This is better than that. It's also better than drug-addicted babies being born one right after another because the women can't, don't or won't get help. Of course, what would be best is for them to get treatment and help, but that is difficult even when the people really want to get clean, and even harder when they don't.

I'm concerned about some of the potential abortifacient qualities of some of these methods of birth control, but I'm willing to swallow the small chance that a baby would be conceived and not implanted or would be aborted in return for the huge benefit of not having many innocent babies being subjected to illicit drugs prenatally when they cannot possibly control it, especially when considering the rate of stillbirth and neonatal death of such babies, as well as the longtime health implications of being born addicted to drugs. All things considered, it is probably more pro-life to have these various methods of birth control available for addicts than not to have them available and have them conceive babies who will die due to prenatal drug use or have such long-term consequences as frequently happens in such cases.

Lilliput said...

Well, Id love to have something like this start here in the UK - but somehow I don't think it will happen.

Lilliput said...

http://www.timesonline.co.uk/tol/life_and_style/health/article6493900.ece

I don't know if you guys heard about this story!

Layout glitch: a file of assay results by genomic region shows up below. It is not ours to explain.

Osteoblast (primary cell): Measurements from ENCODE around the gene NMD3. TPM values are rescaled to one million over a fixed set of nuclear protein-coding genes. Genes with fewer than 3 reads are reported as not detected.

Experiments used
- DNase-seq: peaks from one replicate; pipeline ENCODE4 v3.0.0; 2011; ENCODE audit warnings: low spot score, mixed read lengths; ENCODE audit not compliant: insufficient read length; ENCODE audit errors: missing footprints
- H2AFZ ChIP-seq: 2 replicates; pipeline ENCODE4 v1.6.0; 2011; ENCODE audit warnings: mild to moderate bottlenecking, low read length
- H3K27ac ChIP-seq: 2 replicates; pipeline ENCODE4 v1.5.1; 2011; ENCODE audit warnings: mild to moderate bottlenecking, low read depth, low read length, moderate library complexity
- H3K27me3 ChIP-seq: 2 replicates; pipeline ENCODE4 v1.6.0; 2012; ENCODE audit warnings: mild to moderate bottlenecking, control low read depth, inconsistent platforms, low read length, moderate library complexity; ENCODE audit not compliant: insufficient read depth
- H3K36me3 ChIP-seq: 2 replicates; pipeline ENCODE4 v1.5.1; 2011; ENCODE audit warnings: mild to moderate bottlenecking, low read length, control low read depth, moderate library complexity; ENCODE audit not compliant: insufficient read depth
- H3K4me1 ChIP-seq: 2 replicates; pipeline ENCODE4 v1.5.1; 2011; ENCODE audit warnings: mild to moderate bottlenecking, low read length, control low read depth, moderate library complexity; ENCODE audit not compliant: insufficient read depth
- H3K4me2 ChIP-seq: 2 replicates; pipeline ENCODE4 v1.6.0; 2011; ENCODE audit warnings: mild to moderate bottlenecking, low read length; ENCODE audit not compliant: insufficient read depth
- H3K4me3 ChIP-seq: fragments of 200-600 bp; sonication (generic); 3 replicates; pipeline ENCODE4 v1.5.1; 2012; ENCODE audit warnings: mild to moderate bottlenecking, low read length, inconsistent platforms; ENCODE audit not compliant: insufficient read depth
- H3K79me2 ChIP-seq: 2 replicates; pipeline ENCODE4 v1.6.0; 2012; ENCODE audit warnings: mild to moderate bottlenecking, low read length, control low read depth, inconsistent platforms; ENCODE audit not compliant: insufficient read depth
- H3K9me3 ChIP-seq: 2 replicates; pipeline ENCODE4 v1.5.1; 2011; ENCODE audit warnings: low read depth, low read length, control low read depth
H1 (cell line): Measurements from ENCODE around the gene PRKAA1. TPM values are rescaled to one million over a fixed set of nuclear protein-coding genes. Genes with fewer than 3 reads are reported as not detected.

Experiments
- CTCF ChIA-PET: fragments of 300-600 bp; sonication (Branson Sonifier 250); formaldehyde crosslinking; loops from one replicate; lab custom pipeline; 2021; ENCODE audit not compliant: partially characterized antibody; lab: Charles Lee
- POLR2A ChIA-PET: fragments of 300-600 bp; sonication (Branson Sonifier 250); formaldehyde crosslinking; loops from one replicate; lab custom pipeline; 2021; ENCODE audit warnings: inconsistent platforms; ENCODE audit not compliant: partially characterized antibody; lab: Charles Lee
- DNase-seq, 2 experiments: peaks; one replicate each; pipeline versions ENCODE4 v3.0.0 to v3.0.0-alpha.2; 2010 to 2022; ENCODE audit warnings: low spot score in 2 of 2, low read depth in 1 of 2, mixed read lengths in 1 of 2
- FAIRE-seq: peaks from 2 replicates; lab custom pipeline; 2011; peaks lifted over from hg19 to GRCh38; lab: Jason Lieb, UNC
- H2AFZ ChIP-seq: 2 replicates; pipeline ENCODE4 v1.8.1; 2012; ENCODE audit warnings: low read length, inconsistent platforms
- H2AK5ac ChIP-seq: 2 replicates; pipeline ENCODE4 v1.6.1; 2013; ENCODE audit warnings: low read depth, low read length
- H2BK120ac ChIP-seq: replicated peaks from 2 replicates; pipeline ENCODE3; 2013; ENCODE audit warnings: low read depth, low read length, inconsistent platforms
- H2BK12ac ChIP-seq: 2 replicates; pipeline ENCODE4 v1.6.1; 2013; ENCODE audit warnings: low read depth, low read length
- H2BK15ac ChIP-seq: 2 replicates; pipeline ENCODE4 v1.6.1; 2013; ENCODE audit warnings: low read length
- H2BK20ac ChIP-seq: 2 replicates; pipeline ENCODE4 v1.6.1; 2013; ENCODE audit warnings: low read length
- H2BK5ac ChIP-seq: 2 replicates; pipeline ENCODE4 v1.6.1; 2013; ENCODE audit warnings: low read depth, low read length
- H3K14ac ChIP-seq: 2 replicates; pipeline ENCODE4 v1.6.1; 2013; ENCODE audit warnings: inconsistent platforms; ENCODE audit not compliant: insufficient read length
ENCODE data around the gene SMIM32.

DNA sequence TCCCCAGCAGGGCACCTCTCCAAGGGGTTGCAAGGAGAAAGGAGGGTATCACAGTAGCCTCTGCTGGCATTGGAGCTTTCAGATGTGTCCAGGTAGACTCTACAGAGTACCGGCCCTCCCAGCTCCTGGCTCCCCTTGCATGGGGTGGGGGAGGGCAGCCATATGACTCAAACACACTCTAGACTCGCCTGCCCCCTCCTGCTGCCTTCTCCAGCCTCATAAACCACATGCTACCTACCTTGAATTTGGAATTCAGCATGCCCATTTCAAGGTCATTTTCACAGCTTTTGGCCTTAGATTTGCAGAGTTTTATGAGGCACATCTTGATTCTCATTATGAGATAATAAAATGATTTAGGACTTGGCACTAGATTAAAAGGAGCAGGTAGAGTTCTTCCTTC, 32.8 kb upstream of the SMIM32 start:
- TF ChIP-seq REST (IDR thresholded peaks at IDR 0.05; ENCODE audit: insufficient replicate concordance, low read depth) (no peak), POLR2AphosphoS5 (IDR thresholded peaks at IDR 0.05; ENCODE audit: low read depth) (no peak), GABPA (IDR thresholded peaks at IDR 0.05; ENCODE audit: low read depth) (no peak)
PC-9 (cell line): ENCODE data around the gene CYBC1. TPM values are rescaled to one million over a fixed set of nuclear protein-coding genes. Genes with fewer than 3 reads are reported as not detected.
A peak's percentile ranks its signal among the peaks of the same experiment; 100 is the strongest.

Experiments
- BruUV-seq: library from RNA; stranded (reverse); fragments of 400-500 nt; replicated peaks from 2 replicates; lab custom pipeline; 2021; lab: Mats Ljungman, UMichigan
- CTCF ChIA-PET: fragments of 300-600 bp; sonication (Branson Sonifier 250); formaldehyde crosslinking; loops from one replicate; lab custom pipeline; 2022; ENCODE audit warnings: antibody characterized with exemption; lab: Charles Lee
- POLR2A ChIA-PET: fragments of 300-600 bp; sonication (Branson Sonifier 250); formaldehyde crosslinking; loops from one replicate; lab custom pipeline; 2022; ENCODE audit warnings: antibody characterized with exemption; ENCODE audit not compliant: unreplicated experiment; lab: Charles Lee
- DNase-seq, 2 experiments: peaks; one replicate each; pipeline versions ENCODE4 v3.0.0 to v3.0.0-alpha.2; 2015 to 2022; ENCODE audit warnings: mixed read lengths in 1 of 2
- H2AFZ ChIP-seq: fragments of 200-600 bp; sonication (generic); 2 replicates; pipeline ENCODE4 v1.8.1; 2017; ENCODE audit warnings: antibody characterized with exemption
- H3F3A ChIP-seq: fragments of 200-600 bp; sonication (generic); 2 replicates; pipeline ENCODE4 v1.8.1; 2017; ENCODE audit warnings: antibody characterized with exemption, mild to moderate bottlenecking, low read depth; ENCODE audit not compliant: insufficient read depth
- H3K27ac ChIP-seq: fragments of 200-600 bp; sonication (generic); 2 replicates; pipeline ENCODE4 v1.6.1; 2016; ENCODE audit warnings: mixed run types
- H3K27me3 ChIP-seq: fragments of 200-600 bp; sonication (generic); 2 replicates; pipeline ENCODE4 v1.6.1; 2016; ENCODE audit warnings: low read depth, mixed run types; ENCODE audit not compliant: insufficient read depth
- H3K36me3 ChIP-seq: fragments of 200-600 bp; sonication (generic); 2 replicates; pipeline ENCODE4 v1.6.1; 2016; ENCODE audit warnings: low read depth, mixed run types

Purple Envelope Project said...

Lilliput, I got an error when I tried to look at the link

Kathy said...

Here is the link; not sure why it didn't work.

I'd seen the story -- a fertility clinic accidentally transferred a couples' last embryo to the wrong woman, who then had an abortion when she found out the mistake. Sad.

Hmm -- although laws might be different in America & England, I wonder what is the possibility on either side of the Atlantic for the aggrieved couple to sue or somehow press charges against the woman for willful destruction of property since the embryo wasn't genetically hers? Now *that* would be a can of worms!

Lilliput said...

Yes but then the other side would counter sue that the damage caused to the surrogate ( a women that so badly wants her own baby) is just as bad.

Its a complete minefield and I would bet a lot of money that there are many ivf children mix ups that are not picked up.

army_wife said...

I heard about the IVF story and I think that is terrible. I understand that the woman must have been very upset to learn the child she was carrying was not genetically hers, but to be so cruel as to put the child to death for the crime of being in the wrong womb due to someone else's carelessness? The right thing to do would have been to discover the rightful parents (which had apparently been done already) and carry the child as a surrogate for them. Yes, it would have been hard for the surrogate, but what a gift to give to the child - life. It's like she felt that her child was the only one that deserved to live.